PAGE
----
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I wanted to try out some simple operations on files and I started with opening and saving files (I use Python)

image = cv2.imread("image.png")
cv2.imwrite("image_processed.png", image)

After this operation my original image from 33kB transforms into the same looking 144kB image.

I have tried doing something like this :

    params = list()

    image = cv2.imread("image.png")

But this does not change much ( size decreased to 132kB )

This is the image which I am working with:

enter image description here

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I had the same problem with png compression. Switching to scikit-image and using its imsave worked wonders. – neo Sep 12 '14 at 10:03
up vote 4 down vote accepted

Some png writers like GIMP write much better compressed PNGs than standard libpng, which is used by opencv. You can also open and save the image again with Imagemagick, and see what difference that makes (as compared to OpenCV).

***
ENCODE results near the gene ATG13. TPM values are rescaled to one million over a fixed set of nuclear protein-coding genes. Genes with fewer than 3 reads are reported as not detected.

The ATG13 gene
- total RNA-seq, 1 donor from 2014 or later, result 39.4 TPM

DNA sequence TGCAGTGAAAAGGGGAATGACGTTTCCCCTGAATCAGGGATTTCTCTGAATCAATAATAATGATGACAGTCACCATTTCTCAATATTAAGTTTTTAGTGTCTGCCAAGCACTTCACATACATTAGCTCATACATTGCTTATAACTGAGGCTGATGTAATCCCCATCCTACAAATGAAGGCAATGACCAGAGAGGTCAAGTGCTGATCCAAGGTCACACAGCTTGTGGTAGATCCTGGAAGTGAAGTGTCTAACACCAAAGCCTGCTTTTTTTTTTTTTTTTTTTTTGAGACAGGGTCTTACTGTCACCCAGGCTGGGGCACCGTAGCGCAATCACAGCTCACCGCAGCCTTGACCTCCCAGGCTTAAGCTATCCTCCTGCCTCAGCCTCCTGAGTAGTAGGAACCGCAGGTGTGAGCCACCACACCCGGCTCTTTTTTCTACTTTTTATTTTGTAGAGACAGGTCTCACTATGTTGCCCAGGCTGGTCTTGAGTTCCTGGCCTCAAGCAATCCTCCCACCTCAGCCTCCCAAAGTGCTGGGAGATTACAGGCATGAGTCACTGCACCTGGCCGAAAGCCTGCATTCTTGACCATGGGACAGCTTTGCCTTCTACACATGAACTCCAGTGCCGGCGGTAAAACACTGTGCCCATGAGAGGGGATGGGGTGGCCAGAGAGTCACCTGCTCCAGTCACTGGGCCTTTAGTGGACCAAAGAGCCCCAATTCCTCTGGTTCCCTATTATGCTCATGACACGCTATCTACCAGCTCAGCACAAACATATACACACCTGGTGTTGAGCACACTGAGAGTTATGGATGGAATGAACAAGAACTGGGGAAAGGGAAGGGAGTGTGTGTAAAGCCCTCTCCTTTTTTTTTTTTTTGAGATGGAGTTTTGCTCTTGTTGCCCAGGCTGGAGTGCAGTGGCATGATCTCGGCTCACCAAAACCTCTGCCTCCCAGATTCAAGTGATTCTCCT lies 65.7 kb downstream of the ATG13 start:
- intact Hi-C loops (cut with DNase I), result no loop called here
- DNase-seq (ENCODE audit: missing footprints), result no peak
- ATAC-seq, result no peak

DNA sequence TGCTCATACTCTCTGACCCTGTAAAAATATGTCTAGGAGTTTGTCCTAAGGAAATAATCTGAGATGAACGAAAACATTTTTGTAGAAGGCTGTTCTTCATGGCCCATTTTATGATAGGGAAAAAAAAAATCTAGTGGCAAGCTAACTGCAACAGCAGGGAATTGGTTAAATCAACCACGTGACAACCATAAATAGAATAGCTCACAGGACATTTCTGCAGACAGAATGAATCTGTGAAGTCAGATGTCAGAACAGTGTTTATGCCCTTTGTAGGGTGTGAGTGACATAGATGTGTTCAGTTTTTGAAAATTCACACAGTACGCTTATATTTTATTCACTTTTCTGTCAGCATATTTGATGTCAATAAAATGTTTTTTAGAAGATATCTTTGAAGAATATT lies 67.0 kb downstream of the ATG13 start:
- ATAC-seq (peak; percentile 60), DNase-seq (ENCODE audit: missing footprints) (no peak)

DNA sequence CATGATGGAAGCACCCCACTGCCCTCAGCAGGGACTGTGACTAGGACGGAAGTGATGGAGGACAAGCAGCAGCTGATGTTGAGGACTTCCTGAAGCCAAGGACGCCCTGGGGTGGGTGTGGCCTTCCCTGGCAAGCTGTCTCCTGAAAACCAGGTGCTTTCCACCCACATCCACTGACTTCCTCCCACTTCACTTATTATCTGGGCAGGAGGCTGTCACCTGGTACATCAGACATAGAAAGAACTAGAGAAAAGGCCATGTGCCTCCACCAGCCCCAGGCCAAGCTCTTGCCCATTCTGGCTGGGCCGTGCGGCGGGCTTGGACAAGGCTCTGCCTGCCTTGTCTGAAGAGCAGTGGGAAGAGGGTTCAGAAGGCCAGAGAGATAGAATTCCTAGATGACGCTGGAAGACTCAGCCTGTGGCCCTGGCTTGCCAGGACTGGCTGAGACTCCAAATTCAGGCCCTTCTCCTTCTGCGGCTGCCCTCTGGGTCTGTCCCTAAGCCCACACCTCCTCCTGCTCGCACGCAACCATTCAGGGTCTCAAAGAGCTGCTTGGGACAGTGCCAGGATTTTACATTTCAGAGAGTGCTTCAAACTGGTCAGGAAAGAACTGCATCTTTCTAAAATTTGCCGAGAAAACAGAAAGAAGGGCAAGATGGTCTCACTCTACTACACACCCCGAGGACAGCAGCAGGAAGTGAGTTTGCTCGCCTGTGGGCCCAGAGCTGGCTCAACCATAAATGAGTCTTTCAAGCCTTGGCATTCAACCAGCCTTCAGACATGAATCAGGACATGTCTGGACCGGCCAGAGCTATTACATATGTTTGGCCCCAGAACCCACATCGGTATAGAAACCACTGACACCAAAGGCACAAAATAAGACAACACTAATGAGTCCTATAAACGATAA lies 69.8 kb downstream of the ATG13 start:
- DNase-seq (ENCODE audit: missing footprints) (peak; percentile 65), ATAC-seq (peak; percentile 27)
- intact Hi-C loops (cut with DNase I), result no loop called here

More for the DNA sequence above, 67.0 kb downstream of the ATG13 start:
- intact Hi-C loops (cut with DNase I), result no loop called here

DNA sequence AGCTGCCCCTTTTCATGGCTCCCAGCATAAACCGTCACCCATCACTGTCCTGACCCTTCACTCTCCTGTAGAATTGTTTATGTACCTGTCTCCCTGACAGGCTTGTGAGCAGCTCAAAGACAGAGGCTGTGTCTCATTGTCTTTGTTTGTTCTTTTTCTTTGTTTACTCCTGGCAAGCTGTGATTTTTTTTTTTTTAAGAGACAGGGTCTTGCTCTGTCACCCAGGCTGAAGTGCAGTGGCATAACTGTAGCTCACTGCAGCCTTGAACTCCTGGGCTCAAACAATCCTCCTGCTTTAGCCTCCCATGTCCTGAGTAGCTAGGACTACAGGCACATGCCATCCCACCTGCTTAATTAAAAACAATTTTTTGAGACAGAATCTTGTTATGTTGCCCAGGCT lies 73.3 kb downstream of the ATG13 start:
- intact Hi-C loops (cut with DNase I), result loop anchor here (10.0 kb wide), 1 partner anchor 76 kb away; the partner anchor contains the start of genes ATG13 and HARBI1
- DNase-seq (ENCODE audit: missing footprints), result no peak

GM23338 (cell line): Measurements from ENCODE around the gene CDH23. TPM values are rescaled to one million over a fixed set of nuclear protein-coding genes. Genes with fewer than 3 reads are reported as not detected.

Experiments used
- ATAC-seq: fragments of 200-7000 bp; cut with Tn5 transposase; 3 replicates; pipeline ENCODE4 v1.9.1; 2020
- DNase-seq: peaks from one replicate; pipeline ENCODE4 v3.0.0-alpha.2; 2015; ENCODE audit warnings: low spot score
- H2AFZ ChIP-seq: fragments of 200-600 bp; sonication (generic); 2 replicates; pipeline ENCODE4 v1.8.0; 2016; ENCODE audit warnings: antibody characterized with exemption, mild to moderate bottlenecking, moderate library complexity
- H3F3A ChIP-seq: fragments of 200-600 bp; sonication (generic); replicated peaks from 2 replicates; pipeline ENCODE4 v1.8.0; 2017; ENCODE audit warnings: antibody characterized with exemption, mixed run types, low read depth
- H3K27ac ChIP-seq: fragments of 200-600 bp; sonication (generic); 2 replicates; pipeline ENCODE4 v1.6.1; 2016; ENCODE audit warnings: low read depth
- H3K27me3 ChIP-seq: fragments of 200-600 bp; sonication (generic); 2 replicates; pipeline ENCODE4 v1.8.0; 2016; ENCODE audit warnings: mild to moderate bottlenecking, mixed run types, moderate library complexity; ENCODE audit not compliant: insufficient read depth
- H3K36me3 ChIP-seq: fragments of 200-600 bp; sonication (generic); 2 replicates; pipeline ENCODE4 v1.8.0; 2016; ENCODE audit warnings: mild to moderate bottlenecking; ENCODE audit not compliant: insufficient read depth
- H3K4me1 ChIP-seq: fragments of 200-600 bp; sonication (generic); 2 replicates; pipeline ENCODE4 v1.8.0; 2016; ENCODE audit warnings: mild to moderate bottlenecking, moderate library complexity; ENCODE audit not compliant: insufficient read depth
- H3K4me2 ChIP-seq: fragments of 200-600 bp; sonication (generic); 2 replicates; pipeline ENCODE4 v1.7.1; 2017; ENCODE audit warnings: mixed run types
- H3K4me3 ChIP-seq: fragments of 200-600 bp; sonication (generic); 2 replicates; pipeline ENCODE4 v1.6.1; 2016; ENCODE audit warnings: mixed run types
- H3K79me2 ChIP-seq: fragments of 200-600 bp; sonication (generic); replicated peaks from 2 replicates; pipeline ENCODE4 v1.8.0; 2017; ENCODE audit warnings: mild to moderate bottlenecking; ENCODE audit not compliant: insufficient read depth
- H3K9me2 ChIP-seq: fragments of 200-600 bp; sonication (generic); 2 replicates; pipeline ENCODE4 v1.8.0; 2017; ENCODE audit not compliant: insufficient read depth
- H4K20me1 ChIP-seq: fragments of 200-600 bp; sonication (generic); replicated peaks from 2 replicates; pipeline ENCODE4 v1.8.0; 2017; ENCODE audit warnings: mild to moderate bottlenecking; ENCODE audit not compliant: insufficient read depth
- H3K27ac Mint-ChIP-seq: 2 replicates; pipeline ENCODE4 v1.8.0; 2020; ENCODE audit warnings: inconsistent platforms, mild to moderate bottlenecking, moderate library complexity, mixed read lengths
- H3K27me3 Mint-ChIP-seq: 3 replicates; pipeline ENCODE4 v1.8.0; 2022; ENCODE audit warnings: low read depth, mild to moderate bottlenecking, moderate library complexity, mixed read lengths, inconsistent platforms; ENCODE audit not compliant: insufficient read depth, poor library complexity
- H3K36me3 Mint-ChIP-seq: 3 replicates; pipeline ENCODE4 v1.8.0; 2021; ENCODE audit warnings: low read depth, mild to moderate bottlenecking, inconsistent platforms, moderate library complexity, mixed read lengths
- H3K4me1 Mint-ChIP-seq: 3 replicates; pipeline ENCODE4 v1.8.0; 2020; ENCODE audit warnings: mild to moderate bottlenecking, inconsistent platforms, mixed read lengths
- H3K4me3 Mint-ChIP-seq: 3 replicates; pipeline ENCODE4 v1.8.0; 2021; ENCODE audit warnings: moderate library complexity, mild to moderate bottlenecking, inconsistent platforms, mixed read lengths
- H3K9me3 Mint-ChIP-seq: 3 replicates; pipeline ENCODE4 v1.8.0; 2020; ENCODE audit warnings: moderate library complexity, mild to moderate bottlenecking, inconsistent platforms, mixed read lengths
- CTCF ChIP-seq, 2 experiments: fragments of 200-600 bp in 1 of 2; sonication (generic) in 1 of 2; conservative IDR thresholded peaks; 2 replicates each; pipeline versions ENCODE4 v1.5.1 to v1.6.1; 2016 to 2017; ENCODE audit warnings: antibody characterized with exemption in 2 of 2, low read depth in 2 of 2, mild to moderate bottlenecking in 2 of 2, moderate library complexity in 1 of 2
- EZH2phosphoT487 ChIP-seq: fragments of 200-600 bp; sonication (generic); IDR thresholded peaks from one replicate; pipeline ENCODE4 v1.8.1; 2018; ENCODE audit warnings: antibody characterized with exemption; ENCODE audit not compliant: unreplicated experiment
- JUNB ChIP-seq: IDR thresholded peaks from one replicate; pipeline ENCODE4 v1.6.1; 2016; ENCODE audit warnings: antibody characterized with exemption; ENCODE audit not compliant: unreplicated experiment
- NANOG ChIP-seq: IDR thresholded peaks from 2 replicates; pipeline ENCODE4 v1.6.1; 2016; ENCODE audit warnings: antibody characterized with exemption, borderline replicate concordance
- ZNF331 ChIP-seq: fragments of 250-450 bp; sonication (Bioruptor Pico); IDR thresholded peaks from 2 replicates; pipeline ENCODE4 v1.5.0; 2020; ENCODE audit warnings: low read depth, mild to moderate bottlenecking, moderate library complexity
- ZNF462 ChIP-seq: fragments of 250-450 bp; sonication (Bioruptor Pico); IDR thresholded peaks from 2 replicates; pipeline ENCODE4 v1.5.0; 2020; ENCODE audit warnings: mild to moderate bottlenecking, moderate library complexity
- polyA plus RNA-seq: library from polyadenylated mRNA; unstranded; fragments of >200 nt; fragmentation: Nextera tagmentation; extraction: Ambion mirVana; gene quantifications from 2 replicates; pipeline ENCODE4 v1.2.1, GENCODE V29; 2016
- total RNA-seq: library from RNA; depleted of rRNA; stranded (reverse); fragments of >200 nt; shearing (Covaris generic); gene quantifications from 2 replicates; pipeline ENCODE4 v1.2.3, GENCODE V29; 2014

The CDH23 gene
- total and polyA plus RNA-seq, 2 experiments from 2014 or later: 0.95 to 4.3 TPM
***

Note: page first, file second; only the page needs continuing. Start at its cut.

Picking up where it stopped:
There is even specialized software that tries to better re-compress PNGs, like pngcrush.

Can you provide the image in question? I would like to play with it, regarding file size optimization.

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I have added the image that I am working with. Considering your answer - I realize that there are programs that will allow me to decrease png's size but I would like to use OpenCVs' functionality. – Patryk Aug 31 '12 at 14:10
You provided a JPEG file instead of the original PNG, so I can't really look at the compression. But other than that: You will not get better compression via OpenCV. One last thing may be that you store 16bit images instead of 8bit. This happens if you use a CV_16U matrix. – ypnos Aug 31 '12 at 16:13

As hinted by ypnos, your source file is jpg (even if it has the png extension). That is why, when you save it in png format, it will use more space, as you are changing the format (jpg to png).

Try replacing the last line with:


And you will see that the size doesn't change that much.

Alternatively, keep the code as it is, but use a different image, such as

share|improve this answer

Semi-related, but I had the same issue with matplotlib.image.imsave - it would save an 8-bit grayscale image as 16-bit, which ballooned the size, even after using scipy.misc.bytescale to make sure it was an 8-bit array. However, scipy.misc.imsave saved it correctly as an 8-bit image.

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